April 23rd, 2024

Man in recovery gets house arrest for drug charges

By Delon Shurtz - Lethbridge Herald on March 23, 2024.

LETHBRIDGE HERALDdshurtz@lethbridgeherald.com

A 49-year-old Standoff man who was set to be sentenced nearly a year ago for drug offences, but failed to attend his sentencing hearing, will spend the next four months under house arrest.
Lloyd Avery Good Rider was handed a 12-month conditional sentence Friday in Lethbridge court of justice, where he was sentenced on two counts of drug possession for the purpose of trafficking. As part of his sentence, he must also observe a curfew from 10 p.m. to 6 a.m. day for eight months after he has completed his house arrest.
Good Rider pleaded guilty to the charges in 2020, but failed to attend his sentencing hearing last April and a warrant was issued for his arrest.
At the time the Crown was seeking a sentence of two and a half years in a federal prison, while duty counsel had suggested an 18-month conditional sentence with nine months of house arrest and nine months of curfew.
Lethbridge lawyer Darcy Shurtz explained Friday that Good Rider was not trafficking drugs but had shared his drugs with friends, who offered him items in return.
“It wasn’t a situation where he was suspected of trafficking and making profits of money and obtaining financial benefit from doing that,” Shurtz said. “It was a situation where his friends came and asked for drugs and he shared his drugs with them and got some property in return.”
In November of 2020 police were called to a hotel in Cardston where individuals were reportedly in medical distress. Good Rider and several others were in one of the rooms, where police found Good Rider in possession of methamphetamine and Fentanyl. They also found a small quantity of the drugs on a nearby table.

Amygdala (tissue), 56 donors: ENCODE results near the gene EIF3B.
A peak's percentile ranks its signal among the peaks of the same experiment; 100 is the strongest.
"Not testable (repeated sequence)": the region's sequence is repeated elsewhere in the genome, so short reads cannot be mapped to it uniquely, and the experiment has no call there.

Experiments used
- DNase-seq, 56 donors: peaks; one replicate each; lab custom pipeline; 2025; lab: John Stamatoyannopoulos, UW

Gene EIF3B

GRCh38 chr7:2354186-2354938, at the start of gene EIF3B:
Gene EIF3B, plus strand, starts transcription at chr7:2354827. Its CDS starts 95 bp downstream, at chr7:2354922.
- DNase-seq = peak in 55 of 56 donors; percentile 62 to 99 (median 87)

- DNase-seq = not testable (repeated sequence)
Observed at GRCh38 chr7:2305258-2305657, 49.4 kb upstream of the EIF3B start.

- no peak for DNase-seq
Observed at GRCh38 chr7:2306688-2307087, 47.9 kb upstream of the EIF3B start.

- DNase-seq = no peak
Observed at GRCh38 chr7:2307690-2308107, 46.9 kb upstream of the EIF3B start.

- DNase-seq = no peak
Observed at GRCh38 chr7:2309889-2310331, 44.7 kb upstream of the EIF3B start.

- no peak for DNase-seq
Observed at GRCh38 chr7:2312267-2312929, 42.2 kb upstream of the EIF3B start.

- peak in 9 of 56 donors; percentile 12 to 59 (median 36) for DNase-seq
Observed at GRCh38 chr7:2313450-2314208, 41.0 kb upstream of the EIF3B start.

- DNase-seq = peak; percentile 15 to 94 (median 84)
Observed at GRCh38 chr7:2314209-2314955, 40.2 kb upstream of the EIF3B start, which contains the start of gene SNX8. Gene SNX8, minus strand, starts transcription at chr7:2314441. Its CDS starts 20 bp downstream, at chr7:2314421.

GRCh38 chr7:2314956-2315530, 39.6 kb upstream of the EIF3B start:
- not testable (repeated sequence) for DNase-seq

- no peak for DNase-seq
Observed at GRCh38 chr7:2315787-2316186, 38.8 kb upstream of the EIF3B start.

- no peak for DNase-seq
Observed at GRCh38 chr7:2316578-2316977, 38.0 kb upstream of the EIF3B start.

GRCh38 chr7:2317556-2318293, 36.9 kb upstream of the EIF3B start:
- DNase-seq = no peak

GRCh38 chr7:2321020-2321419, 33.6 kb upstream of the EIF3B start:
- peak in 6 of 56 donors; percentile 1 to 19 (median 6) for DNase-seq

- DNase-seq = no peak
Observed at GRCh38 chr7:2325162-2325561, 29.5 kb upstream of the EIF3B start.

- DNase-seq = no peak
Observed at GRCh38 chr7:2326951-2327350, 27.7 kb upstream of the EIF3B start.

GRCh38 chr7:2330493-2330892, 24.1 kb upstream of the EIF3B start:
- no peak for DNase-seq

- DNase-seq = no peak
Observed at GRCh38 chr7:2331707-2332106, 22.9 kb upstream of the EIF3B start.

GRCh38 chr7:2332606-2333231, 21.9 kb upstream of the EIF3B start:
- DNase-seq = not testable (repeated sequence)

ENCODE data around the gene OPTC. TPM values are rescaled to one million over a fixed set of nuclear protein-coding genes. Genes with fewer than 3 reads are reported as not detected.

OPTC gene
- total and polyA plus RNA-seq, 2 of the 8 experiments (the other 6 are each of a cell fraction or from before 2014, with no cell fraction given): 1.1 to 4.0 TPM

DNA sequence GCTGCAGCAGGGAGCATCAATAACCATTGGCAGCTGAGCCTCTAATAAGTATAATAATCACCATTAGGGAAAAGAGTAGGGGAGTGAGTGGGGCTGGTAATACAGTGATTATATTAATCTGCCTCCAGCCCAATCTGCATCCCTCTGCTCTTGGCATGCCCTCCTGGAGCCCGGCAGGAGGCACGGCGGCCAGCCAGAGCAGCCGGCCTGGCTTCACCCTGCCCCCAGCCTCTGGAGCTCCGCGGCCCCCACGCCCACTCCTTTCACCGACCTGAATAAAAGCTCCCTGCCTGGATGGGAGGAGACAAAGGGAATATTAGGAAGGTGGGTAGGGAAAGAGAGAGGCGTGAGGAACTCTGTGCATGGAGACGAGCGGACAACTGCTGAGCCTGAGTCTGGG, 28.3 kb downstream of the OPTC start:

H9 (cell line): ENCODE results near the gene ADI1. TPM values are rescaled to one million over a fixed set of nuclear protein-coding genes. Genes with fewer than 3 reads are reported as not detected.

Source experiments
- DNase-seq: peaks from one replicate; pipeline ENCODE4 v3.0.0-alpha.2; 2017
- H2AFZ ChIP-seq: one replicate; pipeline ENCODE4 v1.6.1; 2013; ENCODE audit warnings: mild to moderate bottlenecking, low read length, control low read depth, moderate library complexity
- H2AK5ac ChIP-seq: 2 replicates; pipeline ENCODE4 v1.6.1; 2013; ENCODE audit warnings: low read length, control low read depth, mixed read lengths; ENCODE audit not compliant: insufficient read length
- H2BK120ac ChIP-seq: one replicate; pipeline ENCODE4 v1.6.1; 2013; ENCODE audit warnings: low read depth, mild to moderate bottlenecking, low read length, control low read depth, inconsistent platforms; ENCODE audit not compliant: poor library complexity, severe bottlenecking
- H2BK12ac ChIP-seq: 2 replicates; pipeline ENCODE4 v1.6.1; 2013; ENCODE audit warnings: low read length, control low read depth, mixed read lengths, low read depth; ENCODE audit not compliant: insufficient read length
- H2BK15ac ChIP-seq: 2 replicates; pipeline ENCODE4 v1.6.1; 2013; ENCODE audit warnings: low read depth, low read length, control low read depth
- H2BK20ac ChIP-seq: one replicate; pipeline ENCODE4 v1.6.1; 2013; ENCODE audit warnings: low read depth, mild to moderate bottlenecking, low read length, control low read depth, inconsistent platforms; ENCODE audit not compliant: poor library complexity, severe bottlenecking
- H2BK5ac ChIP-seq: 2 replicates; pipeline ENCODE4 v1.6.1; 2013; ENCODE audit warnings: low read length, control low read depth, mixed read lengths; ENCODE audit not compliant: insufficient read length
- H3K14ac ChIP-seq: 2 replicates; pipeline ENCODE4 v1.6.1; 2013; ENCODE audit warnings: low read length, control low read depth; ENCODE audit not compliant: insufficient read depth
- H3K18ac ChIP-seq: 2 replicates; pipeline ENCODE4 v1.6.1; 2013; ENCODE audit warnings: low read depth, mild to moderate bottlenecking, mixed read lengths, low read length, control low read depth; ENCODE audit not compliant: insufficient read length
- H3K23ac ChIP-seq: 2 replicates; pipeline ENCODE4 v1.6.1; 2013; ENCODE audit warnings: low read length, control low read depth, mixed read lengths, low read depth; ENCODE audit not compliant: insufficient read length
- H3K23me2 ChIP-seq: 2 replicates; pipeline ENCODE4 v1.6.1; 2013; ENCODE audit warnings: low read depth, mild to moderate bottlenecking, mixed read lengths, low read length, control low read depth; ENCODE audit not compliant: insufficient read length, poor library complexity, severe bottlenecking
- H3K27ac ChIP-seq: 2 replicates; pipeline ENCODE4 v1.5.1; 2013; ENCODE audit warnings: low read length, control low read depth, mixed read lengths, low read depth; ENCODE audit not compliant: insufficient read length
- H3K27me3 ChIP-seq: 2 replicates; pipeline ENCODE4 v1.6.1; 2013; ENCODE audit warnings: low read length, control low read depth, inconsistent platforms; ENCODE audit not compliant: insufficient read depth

Shurtz pointed out Good Rider has been sober since 2021. He entered drug treatment court, but left two months later to be with his family after his father died. Six months later his mother died, and while that caused additional challenges for Good Rider, he remained sober and later enrolled in detox and ultimately completed treatment late last year.
He also turned himself in to police last October, and while he was in custody his son overdosed and was rushed to the hospital in critical condition. Good Rider was released from custody so he could be with his son and ultimately direct doctors to take his son off life support.
Shurtz said Good Rider has lost a number of spouses and children to overdoses, and he has struggled with alcohol and drugs throughout his life, as have his parents and grandparents, who suffered abuses at residential schools.
“It’s clear that Mr. Good Rider came into these offences and came into this situation due to that history throughout his life, but he’s taking the steps needed now to remain sober since 2021.”
Good Rider has been on house arrest since November when he was released from custody, and is currently residing at the Kainai Transition Centre in Standoff, where he will remain under house arrest resulting from his conviction Friday until he is accepted into residential treatment, court was told.
Given Good Rider’s circumstances and efforts to rehabilitate himself, and despite the Crown’s previous recommendation recommendation for a prison sentence, the Crown did not oppose the defence recommendation for the conditional sentence, during which Good Rider will be subject to numerous conditions, including continued treatment and counselling for trauma and drug abuse.
“You’ve had some very exceptional, extenuating circumstances that arose throughout the course of the last year,” Justice Sylvia Oishi noted moments before sentencing Good Rider. “Despite all of those you were still able to remain in recovery and so I congratulate you for that achievement. I hope things continue to go well for you going forward.”

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